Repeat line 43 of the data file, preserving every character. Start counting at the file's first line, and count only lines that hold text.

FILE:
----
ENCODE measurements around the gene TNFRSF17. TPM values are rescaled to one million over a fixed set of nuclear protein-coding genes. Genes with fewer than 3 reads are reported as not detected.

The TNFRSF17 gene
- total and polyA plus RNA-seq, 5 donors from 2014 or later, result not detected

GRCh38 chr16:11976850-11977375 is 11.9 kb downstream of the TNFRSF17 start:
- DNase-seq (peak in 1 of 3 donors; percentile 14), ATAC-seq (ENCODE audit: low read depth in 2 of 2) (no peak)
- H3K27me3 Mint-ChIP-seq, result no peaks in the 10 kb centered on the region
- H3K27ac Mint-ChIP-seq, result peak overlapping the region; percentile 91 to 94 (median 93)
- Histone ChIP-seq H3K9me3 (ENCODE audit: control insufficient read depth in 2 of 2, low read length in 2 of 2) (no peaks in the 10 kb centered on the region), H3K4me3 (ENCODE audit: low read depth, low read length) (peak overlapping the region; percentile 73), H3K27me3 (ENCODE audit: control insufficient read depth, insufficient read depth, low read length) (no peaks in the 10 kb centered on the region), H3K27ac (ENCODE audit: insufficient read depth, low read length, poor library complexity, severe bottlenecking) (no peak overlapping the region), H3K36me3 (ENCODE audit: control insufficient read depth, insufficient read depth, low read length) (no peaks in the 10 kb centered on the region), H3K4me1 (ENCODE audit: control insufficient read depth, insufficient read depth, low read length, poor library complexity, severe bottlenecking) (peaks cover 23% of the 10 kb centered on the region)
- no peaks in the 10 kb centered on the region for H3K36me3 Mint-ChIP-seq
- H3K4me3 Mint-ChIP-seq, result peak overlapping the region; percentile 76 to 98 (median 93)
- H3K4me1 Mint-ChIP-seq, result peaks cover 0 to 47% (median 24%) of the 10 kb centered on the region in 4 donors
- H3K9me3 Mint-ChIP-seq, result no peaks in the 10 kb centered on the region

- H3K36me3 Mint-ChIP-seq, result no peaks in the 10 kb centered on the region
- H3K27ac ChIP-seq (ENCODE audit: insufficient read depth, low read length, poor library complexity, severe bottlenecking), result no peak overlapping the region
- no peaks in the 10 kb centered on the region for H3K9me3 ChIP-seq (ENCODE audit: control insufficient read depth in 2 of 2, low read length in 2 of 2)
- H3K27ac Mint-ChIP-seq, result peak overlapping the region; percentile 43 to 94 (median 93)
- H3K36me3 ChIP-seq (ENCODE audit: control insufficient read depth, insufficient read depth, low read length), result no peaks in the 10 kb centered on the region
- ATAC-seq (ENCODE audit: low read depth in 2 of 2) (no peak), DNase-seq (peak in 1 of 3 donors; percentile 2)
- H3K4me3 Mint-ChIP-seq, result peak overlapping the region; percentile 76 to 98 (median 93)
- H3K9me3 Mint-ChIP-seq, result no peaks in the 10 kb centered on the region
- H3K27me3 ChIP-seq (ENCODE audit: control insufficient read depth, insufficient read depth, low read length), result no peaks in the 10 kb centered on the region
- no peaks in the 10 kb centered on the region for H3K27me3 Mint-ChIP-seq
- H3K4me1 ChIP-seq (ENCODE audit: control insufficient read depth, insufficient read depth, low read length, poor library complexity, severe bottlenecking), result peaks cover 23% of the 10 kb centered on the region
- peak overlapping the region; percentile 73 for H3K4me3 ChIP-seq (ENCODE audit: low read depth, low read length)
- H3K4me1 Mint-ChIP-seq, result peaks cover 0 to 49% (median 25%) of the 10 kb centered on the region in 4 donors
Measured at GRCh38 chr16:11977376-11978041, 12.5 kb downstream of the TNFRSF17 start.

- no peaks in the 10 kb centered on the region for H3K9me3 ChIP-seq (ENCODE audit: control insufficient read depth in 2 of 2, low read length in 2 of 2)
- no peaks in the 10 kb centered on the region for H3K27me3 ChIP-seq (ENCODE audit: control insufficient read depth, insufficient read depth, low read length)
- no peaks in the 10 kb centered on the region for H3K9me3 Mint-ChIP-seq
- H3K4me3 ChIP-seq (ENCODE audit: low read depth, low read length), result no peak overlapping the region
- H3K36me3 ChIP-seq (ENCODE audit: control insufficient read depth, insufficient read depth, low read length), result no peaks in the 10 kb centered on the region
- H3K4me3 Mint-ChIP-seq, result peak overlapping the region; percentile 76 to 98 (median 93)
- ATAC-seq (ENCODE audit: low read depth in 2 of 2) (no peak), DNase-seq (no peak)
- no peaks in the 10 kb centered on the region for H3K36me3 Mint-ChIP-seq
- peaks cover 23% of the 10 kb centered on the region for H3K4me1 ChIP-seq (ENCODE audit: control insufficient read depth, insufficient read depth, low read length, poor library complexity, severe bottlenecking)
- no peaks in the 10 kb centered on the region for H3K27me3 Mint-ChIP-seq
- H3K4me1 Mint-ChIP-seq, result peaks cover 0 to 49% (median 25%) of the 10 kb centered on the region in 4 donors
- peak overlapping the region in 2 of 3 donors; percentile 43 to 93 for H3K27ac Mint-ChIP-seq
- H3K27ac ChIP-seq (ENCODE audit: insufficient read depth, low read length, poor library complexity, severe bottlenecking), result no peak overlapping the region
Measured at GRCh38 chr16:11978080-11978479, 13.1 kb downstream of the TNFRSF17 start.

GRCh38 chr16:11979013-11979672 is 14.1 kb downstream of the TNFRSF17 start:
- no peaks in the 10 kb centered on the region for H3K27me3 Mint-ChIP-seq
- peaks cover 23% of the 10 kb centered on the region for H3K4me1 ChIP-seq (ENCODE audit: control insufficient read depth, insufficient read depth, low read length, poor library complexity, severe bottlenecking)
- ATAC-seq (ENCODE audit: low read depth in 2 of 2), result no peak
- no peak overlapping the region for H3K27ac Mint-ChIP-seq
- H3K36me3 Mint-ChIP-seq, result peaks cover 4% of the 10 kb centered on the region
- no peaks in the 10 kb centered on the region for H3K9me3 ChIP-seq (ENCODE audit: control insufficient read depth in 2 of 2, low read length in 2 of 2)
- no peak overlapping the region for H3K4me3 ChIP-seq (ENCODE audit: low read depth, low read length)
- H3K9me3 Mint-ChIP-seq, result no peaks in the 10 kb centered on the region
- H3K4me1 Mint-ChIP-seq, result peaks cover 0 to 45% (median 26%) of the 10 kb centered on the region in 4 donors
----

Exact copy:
- peaks cover 23% of the 10 kb centered on the region for H3K4me1 ChIP-seq (ENCODE audit: control insufficient read depth, insufficient read depth, low read length, poor library complexity, severe bottlenecking)